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I was born at a relatively young age. Growing up consumed the better part of my childhood. As a young man I chased a lot of girls. But they kept getting away. Then I got older and even slower, so I got married. I've lived in New York City almost since before I moved here. I summer in Manhattan, which is like New York City, but with more humidity.

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On the Hardest-Working Man in Show Business: Warren Haynes
Saturday, July 31, 2004
This is a piece I posted to a listserv dedicated to the Allman Brothers Band. APW apologizes to our readers for the presentation of material that was not originally composed for this forum. But be advised, all 5 of you, that any time APW posts content that has been in any way re-cycled, it will be similarly disclosed.


So Alan R made a comment about all the bands sort of starting to sound the same because Warren was in them all-- Mule, Dead, ABB, PLQ. Actually I'd add a 5th act to that list: Warren Haynes Solo.

My first reaction was to disagree. But it kind of stuck with me, and I can see Alan's point. I mean, any of these acts is capable of busting out "Beautifully Broken," "Into the Mystic," "Soulshine." Yes, you could also point out that we have the Derek Trucks Band, Great Southern, the Peacemakers, etc. so there are plenty of other worthy bands-- but there is no getting around it, the Warren acts command a remarkable share of the head space of the music we collectively basically like.

I tend to take the reverse perspective to Alan, but that may be because I'm an almost Margot-level Warren fan. (One difference: I wouldn't do him.) I first understood the heroic quality of Warren at the indelible One 4 Woody show; the man was onstage for all but 2 songs, and it remains the most athletic performance I've ever seen a musician give. Then after the Summer of Jimmy Herring, when Warren tentatively rejoined the Brothers for the 2001 Beacon run, he so filled the hole that it seemed as if the stage was tilted toward him (necessary at the time, but a phase they had to navigate past before shooting for greatness.)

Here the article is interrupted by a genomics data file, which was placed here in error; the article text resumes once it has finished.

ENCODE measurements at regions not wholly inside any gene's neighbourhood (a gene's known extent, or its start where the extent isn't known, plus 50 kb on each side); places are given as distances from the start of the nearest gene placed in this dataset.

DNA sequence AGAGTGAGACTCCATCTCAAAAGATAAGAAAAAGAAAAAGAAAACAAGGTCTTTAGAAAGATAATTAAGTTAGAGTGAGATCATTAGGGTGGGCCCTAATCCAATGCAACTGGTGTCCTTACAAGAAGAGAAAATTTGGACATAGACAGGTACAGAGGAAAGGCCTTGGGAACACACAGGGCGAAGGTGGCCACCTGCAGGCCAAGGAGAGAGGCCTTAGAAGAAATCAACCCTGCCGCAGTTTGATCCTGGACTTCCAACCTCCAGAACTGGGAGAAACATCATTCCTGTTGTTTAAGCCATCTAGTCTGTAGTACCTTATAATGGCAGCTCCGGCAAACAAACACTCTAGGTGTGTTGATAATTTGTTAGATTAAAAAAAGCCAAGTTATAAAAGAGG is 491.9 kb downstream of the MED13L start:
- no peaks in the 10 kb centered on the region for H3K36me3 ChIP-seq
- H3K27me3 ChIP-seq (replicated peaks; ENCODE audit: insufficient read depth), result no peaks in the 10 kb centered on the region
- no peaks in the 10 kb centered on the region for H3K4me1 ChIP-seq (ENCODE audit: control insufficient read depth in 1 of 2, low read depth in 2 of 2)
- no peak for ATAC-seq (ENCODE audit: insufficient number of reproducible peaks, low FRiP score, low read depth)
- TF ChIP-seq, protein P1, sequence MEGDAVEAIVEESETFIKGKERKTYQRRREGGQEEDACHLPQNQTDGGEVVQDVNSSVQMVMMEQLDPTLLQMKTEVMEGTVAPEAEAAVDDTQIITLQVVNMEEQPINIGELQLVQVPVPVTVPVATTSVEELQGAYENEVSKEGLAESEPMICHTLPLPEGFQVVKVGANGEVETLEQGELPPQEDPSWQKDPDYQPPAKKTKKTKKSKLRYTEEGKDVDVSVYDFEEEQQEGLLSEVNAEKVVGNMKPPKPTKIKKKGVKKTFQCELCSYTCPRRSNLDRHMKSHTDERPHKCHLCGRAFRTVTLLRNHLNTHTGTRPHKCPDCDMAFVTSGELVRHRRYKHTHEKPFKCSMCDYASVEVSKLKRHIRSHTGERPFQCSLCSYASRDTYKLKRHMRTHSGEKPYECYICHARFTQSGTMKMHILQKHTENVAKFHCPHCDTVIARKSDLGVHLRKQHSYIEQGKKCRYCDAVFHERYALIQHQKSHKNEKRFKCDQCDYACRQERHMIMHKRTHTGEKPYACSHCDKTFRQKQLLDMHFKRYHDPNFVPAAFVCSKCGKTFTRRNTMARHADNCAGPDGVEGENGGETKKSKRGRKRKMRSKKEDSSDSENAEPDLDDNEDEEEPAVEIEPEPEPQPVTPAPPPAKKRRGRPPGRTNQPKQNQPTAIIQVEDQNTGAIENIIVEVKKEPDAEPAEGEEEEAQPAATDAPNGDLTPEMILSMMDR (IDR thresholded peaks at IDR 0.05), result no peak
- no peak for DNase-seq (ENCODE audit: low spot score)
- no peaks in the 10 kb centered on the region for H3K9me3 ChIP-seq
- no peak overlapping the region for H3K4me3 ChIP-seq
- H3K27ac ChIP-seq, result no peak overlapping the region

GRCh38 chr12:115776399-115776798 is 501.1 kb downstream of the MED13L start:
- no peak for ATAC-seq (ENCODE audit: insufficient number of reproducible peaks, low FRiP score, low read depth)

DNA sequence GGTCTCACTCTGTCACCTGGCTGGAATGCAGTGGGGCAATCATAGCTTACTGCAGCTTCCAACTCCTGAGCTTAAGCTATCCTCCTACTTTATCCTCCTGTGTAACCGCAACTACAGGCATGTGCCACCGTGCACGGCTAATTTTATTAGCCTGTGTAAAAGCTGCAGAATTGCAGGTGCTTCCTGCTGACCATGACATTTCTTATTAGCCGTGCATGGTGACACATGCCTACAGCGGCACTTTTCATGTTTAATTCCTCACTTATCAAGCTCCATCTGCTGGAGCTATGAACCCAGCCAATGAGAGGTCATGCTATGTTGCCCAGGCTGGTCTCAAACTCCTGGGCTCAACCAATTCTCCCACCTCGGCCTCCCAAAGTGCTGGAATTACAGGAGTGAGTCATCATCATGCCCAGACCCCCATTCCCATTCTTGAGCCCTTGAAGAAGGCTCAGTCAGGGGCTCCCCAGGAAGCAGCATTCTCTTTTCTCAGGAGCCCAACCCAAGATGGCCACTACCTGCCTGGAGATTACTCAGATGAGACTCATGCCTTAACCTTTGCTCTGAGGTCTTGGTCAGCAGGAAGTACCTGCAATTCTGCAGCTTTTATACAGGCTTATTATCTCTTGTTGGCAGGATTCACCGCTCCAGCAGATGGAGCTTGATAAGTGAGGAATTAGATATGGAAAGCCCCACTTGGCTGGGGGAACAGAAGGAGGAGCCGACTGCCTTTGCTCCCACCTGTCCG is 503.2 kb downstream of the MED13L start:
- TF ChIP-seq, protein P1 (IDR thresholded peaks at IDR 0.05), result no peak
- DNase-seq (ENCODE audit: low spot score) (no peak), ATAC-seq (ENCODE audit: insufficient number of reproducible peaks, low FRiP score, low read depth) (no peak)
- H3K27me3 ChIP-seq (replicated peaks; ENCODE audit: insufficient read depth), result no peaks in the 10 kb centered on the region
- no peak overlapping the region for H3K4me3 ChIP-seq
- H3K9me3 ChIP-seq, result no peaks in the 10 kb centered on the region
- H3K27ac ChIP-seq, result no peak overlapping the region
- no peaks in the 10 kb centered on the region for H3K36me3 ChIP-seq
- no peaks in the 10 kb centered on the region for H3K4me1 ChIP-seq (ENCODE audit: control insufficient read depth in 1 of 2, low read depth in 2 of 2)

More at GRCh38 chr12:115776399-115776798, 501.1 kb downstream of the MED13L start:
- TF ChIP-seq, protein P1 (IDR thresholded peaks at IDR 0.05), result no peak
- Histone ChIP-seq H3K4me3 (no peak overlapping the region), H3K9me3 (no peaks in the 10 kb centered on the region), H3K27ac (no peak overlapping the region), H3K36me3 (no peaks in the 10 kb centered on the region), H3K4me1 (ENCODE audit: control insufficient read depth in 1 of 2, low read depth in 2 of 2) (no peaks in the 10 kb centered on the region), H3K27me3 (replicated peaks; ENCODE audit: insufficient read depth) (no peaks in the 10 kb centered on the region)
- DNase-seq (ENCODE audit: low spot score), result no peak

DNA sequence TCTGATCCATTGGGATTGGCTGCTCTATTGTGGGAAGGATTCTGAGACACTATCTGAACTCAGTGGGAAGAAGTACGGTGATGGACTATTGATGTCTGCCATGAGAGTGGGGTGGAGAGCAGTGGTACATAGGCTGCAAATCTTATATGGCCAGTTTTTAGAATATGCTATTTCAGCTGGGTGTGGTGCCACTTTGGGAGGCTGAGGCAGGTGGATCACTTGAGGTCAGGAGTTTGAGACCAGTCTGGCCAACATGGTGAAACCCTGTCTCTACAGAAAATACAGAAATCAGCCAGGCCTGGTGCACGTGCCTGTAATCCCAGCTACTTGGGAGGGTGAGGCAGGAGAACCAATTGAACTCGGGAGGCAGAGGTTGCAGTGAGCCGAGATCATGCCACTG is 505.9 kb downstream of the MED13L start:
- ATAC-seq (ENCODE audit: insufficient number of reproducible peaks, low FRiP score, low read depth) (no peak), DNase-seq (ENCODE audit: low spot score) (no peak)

I'm finding the sheer mass of work that Warren does, and that is made available, to be similarly athletic, similarly heroic. (How many soundboard shows with Warren have been around over the last few years, including "official" releases, Instant Lives, MunchMusic, and the PLQ/Dead freebies? Dozens?) There is something almost Paul Bunyanesque to me about him; seeing a Warren show feels a little like seeing a Springsteen show at the Boss's peak, when he had ascended to almost mythic status. (Like, I'll be telling my grandchildren, "Yep, yep. Saw Warren Haynes, I did. Stood 8 foot 4 in his stocking feet, yessiree...")

Now, I don't want to get to the point where I DO call them Warren shows. Here's where I agree with Alan; I want Mule to be Mule, the ABB to be the ABB, the PLQ to be the PLQ, and the Dead to feature Bobby less. But I'm finding art in the sheer magnitude of fitting into all these bands, hearing what the Brothers do to "Rocking Horse," hearing Warren lead the PLQ through "Low Spark," his bringing songs like "Cortez" and "One" and "Shine On You Crazy Diamond" into the Dead's repertoire (here's hoping for "Wasted Time," in the second set "China Doll" slot.)

As for solo and the Mule, I think Warren's songwriting has unfolded profoundly over the past few years. He can write a really good, truly sad song, and that is not an easy thing to do. One takeaway from the recent solo shows was how solidly songs like "Beautifully Broken," "Banks of the Deep End," and Patchwork Quilt" hold up, even totally stripped of all but acoustic guitar and interpretive vocal. Even "Tastes Like Wine," far less obviously a singer/songwriter vehicle, lost little of its power in the solo setting (although he did use electricity and effects. But still.)

The prospect of the pending Mule studio release-- with Warren writing for this line-up, and featuring all songs thus far never played live-- is especially enticing. He's at a particularly fertile, breakthrough time in his song craft.

So yeah, when it comes to Warren I wear my heart on my sleeve. (Derek too, in a less emotive, jazzier sort of way.) But his ubiquity, I've decided, pleases me more than it troubles me.

Differing opinions are of course equally valid, because this one is entirely subjective. Although be advised that spelling and punctuation count.


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